In Sierra Leone, considering the number of Judges amidst the growing population of around 7million +, according to the census conducted by Statistics Sierra Leone, there are still not enough judges to dispense effective and efficient justice. Findings are that justice is usually delayed and access to it is either difficult or selective.

High profile and sensitive political cases are mostly delayed or set aside and sometimes those political cases are not even called for proceedings.

So people are still blaming the Judiciary for being selective in the administration of Justice.

The Court system punishes even the most minor of offences (such as failure to pay micro-credit) with imprisonment.


Now, His Excellency the President, as head of the Executive arm of government has the power to appoint people to public offices, and Parliament as the legislature vets these appointees. Is the vetting process of Parliament thorough? In the end what we actually get as public officials are what Parliament gives us, not what the President gives us.

Again, we don’t have to blame Parliament entirely because we are the same ones that will mobilise to influence our MPs for our /family members or friends who are appointees to go through even when we know they will not be up to the task.

Meanwhile, just last year Parliament made history by repealing the 55yr-old criminal libel law; now a year later they are making an unfortunate history as the first Parliament in the entire democracies of the world to appoint an interim executive for an independent group of journalists to hold them (Parliament) account.

The Sierra Leone Police- is still subservient to the powers that be. They have constantly been accused of arbitrary arrests and unlawful killings – the Tombo and Makeni riots as examples.

Physical attacks on journalists and notable violations of human rights, including killings and unlawful detention.

Winner takes all- we run a patronage political system, where only those in power and those who are connected to that power have access to opportunities; this undermines national cohesion and our democracy.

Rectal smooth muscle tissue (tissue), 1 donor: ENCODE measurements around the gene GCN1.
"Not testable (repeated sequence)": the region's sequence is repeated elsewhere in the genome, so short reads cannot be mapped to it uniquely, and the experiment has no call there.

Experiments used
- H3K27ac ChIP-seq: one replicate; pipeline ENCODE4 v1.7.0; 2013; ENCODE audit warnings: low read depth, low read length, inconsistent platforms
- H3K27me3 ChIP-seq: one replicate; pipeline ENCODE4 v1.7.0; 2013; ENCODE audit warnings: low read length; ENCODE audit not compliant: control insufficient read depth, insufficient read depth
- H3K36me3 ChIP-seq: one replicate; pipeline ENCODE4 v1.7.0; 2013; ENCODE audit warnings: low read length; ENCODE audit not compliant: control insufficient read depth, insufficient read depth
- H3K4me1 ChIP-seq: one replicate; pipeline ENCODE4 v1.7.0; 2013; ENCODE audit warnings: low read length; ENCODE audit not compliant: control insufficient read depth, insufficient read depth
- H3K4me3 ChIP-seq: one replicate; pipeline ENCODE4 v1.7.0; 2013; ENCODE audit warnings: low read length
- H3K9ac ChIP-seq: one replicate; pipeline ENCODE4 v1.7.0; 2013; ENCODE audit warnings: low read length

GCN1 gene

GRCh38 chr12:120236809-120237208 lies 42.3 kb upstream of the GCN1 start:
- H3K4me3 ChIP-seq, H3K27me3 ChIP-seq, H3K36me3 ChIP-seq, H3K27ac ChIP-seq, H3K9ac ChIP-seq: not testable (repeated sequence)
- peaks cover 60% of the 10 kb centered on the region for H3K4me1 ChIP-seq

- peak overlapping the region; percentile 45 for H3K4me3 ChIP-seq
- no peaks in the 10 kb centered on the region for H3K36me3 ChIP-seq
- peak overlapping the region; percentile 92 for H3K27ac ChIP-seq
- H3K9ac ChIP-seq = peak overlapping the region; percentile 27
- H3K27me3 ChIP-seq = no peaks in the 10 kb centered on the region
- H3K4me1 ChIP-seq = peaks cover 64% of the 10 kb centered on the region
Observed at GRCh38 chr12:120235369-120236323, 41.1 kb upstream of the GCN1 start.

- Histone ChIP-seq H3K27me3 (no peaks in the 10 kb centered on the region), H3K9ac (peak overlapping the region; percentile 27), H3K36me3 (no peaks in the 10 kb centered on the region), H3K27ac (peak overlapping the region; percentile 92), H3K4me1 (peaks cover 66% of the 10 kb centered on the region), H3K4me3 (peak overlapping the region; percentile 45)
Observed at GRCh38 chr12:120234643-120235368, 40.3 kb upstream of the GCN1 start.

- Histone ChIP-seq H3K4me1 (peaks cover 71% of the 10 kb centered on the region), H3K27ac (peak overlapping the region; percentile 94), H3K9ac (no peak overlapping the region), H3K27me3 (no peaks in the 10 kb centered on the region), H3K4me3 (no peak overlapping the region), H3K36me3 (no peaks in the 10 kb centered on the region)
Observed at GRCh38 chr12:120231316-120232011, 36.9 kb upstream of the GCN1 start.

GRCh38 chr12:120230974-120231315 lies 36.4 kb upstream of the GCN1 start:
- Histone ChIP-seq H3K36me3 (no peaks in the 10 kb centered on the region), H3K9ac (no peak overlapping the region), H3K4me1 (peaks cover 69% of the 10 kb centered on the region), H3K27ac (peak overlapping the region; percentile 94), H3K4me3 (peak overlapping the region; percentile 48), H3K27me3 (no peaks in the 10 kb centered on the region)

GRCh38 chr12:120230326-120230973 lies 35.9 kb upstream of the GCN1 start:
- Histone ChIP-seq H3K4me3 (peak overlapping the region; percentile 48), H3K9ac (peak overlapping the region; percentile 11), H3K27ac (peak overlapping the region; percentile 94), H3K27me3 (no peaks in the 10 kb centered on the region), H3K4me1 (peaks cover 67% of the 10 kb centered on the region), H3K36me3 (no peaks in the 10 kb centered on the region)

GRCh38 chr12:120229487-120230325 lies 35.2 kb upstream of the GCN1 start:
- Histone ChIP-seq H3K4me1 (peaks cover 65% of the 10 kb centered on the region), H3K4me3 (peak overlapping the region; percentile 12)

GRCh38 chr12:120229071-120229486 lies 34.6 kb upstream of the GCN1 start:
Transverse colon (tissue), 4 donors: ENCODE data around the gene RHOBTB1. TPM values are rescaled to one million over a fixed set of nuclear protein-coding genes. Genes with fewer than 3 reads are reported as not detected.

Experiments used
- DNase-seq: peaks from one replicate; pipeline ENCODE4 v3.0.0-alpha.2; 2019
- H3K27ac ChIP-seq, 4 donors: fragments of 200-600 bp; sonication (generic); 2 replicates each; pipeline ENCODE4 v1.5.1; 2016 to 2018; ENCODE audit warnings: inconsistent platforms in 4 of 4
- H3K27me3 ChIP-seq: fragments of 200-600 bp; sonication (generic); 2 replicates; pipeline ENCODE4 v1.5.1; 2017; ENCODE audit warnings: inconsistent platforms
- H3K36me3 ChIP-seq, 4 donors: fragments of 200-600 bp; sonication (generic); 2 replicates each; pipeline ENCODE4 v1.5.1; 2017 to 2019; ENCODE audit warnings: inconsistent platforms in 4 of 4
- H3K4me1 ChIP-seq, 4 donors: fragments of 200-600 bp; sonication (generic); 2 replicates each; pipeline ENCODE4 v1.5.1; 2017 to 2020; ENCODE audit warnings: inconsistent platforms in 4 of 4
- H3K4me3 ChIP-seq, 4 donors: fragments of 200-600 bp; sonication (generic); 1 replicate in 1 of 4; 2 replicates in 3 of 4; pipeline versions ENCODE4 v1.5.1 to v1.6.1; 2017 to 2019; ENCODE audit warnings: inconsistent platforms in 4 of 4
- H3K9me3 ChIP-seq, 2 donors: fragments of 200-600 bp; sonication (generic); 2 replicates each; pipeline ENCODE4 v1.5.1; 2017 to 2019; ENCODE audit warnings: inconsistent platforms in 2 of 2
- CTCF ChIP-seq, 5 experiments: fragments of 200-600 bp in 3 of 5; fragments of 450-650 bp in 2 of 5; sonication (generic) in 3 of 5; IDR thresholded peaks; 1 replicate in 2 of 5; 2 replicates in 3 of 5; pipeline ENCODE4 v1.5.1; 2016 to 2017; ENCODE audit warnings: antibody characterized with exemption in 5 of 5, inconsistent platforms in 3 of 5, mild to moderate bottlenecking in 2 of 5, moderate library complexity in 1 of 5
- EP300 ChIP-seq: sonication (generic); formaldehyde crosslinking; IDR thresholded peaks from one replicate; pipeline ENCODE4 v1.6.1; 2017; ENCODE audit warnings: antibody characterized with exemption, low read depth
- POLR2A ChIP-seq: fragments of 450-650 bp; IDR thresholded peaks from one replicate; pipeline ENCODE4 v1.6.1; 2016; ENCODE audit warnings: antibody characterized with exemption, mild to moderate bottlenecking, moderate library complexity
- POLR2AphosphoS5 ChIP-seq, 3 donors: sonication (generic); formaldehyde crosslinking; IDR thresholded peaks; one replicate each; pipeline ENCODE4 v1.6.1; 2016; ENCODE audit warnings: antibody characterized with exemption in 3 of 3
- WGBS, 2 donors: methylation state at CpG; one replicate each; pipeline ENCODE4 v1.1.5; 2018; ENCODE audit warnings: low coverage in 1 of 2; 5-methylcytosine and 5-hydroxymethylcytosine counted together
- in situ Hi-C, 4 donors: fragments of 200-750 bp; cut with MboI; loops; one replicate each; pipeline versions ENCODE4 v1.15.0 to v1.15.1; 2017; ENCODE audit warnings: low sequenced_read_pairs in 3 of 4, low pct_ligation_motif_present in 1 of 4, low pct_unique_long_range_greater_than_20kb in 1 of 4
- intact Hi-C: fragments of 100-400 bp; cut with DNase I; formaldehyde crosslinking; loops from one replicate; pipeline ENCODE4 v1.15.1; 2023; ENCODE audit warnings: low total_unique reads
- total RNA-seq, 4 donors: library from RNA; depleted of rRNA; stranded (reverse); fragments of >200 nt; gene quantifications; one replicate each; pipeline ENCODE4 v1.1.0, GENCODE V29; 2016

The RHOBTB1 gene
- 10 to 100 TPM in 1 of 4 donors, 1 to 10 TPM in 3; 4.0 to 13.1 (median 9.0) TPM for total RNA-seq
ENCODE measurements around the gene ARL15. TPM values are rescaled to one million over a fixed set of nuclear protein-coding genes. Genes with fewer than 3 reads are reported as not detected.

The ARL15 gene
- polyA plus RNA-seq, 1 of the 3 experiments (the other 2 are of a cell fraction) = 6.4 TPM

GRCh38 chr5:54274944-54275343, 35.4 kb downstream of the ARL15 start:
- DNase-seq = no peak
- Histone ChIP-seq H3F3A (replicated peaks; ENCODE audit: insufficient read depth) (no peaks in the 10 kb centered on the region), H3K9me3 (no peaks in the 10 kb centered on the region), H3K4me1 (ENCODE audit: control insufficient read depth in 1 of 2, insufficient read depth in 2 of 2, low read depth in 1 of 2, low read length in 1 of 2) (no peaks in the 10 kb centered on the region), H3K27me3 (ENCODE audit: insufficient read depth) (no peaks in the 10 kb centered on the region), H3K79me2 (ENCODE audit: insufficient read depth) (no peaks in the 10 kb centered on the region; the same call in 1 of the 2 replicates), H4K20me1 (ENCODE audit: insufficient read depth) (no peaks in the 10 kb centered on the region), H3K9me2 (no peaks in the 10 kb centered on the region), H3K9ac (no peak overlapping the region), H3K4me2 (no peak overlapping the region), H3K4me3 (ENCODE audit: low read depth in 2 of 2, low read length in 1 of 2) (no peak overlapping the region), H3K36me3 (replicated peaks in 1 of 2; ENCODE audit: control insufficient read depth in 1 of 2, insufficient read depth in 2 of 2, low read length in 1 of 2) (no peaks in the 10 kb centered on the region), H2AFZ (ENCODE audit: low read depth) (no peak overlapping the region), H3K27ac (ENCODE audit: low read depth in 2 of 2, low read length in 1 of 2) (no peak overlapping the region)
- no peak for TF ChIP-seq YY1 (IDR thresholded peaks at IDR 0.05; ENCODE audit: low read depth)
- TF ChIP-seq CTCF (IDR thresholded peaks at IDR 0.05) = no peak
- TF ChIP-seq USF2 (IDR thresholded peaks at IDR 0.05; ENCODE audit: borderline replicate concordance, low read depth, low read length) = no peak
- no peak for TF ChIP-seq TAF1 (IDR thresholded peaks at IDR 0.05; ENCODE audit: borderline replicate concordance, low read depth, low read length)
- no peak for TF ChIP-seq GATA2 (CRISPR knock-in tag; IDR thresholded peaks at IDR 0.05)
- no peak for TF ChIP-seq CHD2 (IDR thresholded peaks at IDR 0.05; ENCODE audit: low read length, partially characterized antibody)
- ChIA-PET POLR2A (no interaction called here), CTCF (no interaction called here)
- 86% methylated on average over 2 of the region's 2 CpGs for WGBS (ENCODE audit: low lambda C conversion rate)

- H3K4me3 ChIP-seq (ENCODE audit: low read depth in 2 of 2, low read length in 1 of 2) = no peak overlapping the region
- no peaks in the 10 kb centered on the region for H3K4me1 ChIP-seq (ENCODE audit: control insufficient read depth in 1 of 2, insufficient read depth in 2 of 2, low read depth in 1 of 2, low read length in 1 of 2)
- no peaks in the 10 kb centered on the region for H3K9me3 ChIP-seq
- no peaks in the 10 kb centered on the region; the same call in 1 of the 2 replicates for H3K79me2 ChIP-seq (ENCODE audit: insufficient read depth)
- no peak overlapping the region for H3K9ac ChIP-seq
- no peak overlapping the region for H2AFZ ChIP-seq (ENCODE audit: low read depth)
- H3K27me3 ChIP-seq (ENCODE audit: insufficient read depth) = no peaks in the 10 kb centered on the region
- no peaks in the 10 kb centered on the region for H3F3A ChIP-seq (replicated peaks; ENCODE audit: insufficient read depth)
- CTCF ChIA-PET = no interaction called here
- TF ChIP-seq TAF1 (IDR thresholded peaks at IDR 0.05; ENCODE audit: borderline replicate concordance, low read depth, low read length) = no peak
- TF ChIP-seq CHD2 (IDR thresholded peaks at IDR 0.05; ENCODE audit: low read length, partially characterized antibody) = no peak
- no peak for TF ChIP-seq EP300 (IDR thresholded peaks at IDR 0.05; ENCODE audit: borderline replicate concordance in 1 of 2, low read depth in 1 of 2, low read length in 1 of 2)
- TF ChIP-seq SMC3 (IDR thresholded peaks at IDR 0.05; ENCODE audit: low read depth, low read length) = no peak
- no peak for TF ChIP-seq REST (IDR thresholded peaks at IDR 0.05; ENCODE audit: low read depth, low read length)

Regional/Ethnic/Tribe politics divide- this is fueled by politicians in their inordinate desire for power and the spoils power brings.

Political propaganda- political propaganda is spewing hate speech mis/disinformation and fake news. Unfortunately, politicians are allegedly behind the proliferation and this is a major cut back to one of the foremost principles of democracy which is freedom of speech and expression; and it’s a potential for conflict.

Political tensions at inter and intra party level also exist.

Constitutional reform

There’s little or no engagement of the media and CSOs in the current constitutional reform process. As SLAJ President, I only came to learn here this morning that the process is on.

The National Peace Commission

Why do we need a national peace commission? In the first place, we have a lot of democratic institutions that are struggling because of lack of state resources and now we have added another one to further strain the national purse.

In the second place, what peace do we need? Political peace? I don’t know but we are peaceful people. The only thing that is putting us up against one another is our politics. Take the APC-SLPP politics out of the equation, we are one heaven of a people. There are ways to diffuse such political tensions, other than creating a whole Commission that is even struggling to hit the ground running.

I ask, what does it take His Excellency President Julius Maada Bio to drive to Makeni into the compound of former President Ernest Bai Koroma to have a chat?